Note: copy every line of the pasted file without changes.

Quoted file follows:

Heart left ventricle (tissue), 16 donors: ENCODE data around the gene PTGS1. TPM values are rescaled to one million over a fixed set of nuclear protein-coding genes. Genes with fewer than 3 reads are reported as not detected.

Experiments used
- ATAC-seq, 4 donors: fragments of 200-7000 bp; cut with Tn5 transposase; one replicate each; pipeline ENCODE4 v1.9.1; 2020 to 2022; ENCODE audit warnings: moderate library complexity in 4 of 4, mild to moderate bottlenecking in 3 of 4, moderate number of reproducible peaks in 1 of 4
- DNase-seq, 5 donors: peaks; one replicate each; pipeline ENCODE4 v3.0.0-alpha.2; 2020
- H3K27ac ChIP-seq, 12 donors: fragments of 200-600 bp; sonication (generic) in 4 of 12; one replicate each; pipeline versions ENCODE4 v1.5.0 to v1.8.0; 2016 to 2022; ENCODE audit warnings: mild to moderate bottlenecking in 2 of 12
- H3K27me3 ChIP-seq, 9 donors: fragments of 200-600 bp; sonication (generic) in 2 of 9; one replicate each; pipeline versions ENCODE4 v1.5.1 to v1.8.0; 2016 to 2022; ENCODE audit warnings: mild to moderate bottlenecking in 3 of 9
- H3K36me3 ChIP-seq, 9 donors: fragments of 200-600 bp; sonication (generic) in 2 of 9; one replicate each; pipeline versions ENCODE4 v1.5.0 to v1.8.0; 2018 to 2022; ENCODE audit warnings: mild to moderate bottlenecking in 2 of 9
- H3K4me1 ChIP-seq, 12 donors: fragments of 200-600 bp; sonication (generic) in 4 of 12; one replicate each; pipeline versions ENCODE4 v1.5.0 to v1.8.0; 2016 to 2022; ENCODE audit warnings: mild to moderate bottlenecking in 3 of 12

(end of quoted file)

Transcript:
Heart left ventricle (tissue), 16 donors: ENCODE data around the gene PTGS1. TPM values are rescaled to one million over a fixed set of nuclear protein-coding genes. Genes with fewer than 3 reads are reported as not detected.

Experiments used
- ATAC-seq, 4 donors: fragments of 200-7000 bp; cut with Tn5 transposase; one replicate each; pipeline ENCODE4 v1.9.1; 2020 to 2022; ENCODE audit warnings: moderate library complexity in 4 of 4, mild to moderate bottlenecking in 3 of 4, moderate number of reproducible peaks in 1 of 4
- DNase-seq, 5 donors: peaks; one replicate each; pipeline ENCODE4 v3.0.0-alpha.2; 2020
- H3K27ac ChIP-seq, 12 donors: fragments of 200-600 bp; sonication (generic) in 4 of 12; one replicate each; pipeline versions ENCODE4 v1.5.0 to v1.8.0; 2016 to 2022; ENCODE audit warnings: mild to moderate bottlenecking in 2 of 12
- H3K27me3 ChIP-seq, 9 donors: fragments of 200-600 bp; sonication (generic) in 2 of 9; one replicate each; pipeline versions ENCODE4 v1.5.1 to v1.8.0; 2016 to 2022; ENCODE audit warnings: mild to moderate bottlenecking in 3 of 9
- H3K36me3 ChIP-seq, 9 donors: fragments of 200-600 bp; sonication (generic) in 2 of 9; one replicate each; pipeline versions ENCODE4 v1.5.0 to v1.8.0; 2018 to 2022; ENCODE audit warnings: mild to moderate bottlenecking in 2 of 9
- H3K4me1 ChIP-seq, 12 donors: fragments of 200-600 bp; sonication (generic) in 4 of 12; one replicate each; pipeline versions ENCODE4 v1.5.0 to v1.8.0; 2016 to 2022; ENCODE audit warnings: mild to moderate bottlenecking in 3 of 12